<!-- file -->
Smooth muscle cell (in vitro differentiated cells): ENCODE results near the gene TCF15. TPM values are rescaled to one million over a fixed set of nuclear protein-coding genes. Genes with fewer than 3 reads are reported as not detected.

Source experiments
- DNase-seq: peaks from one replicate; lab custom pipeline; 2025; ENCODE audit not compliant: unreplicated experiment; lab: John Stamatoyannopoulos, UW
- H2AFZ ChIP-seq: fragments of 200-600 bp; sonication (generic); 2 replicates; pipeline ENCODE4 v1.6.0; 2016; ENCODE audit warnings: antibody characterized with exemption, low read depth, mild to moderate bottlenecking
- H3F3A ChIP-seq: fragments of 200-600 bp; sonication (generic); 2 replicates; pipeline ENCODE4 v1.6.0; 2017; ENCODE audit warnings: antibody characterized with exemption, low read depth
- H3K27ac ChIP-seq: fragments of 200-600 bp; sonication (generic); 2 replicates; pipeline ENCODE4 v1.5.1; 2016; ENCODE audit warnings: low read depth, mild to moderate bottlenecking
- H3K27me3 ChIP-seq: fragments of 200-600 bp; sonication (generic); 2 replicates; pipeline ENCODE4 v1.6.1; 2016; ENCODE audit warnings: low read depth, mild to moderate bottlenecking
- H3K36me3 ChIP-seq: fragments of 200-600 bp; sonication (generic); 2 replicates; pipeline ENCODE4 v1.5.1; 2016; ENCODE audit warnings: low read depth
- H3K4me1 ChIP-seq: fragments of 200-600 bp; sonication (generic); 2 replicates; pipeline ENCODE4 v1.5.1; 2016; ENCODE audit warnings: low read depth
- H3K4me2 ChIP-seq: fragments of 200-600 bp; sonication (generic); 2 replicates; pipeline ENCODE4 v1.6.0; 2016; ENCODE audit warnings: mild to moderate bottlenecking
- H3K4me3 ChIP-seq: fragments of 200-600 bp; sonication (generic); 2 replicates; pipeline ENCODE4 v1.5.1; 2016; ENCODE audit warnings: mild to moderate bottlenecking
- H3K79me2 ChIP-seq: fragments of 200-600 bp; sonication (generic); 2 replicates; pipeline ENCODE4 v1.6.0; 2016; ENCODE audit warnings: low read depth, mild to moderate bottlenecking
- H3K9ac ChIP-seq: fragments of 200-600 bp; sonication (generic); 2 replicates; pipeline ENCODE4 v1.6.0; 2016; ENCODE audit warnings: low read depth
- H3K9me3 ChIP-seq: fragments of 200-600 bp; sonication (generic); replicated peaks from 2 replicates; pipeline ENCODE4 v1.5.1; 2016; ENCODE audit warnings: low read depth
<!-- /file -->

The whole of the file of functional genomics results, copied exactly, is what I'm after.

Smooth muscle cell (in vitro differentiated cells): ENCODE results near the gene TCF15. TPM values are rescaled to one million over a fixed set of nuclear protein-coding genes. Genes with fewer than 3 reads are reported as not detected.

Source experiments
- DNase-seq: peaks from one replicate; lab custom pipeline; 2025; ENCODE audit not compliant: unreplicated experiment; lab: John Stamatoyannopoulos, UW
- H2AFZ ChIP-seq: fragments of 200-600 bp; sonication (generic); 2 replicates; pipeline ENCODE4 v1.6.0; 2016; ENCODE audit warnings: antibody characterized with exemption, low read depth, mild to moderate bottlenecking
- H3F3A ChIP-seq: fragments of 200-600 bp; sonication (generic); 2 replicates; pipeline ENCODE4 v1.6.0; 2017; ENCODE audit warnings: antibody characterized with exemption, low read depth
- H3K27ac ChIP-seq: fragments of 200-600 bp; sonication (generic); 2 replicates; pipeline ENCODE4 v1.5.1; 2016; ENCODE audit warnings: low read depth, mild to moderate bottlenecking
- H3K27me3 ChIP-seq: fragments of 200-600 bp; sonication (generic); 2 replicates; pipeline ENCODE4 v1.6.1; 2016; ENCODE audit warnings: low read depth, mild to moderate bottlenecking
- H3K36me3 ChIP-seq: fragments of 200-600 bp; sonication (generic); 2 replicates; pipeline ENCODE4 v1.5.1; 2016; ENCODE audit warnings: low read depth
- H3K4me1 ChIP-seq: fragments of 200-600 bp; sonication (generic); 2 replicates; pipeline ENCODE4 v1.5.1; 2016; ENCODE audit warnings: low read depth
- H3K4me2 ChIP-seq: fragments of 200-600 bp; sonication (generic); 2 replicates; pipeline ENCODE4 v1.6.0; 2016; ENCODE audit warnings: mild to moderate bottlenecking
- H3K4me3 ChIP-seq: fragments of 200-600 bp; sonication (generic); 2 replicates; pipeline ENCODE4 v1.5.1; 2016; ENCODE audit warnings: mild to moderate bottlenecking
- H3K79me2 ChIP-seq: fragments of 200-600 bp; sonication (generic); 2 replicates; pipeline ENCODE4 v1.6.0; 2016; ENCODE audit warnings: low read depth, mild to moderate bottlenecking
- H3K9ac ChIP-seq: fragments of 200-600 bp; sonication (generic); 2 replicates; pipeline ENCODE4 v1.6.0; 2016; ENCODE audit warnings: low read depth
- H3K9me3 ChIP-seq: fragments of 200-600 bp; sonication (generic); replicated peaks from 2 replicates; pipeline ENCODE4 v1.5.1; 2016; ENCODE audit warnings: low read depth